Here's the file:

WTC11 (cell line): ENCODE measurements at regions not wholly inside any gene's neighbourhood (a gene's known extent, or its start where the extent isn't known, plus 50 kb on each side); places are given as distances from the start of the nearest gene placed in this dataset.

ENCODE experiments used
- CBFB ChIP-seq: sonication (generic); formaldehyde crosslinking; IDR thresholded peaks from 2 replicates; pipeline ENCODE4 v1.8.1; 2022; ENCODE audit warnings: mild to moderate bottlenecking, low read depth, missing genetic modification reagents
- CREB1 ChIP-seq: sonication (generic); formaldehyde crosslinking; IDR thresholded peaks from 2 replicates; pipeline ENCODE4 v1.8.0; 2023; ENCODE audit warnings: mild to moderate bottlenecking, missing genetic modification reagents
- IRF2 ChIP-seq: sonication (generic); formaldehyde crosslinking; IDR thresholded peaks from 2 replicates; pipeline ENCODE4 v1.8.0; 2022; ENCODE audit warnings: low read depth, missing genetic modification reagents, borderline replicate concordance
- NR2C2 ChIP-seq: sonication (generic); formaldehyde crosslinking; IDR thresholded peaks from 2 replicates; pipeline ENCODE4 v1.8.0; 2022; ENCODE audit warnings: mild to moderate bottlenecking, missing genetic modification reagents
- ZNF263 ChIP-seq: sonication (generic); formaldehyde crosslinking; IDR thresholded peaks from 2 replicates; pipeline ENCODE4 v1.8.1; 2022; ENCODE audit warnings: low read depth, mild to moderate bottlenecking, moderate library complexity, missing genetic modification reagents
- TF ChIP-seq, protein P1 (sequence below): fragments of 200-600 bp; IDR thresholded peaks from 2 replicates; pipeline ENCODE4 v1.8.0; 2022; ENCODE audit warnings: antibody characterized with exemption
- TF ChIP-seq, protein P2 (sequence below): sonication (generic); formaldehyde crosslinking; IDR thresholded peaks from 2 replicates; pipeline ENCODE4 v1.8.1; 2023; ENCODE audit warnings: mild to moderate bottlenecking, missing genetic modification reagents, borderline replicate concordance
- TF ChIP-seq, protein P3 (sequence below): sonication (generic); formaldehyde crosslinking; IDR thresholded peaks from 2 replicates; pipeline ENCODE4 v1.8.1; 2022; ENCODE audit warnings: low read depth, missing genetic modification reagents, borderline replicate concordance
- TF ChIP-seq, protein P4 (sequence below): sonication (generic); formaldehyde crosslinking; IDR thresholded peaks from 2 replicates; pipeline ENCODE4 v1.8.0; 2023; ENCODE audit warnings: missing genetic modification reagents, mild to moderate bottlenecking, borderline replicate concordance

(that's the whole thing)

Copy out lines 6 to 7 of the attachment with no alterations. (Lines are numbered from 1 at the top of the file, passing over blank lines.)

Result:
- NR2C2 ChIP-seq: sonication (generic); formaldehyde crosslinking; IDR thresholded peaks from 2 replicates; pipeline ENCODE4 v1.8.0; 2022; ENCODE audit warnings: mild to moderate bottlenecking, missing genetic modification reagents
- ZNF263 ChIP-seq: sonication (generic); formaldehyde crosslinking; IDR thresholded peaks from 2 replicates; pipeline ENCODE4 v1.8.1; 2022; ENCODE audit warnings: low read depth, mild to moderate bottlenecking, moderate library complexity, missing genetic modification reagents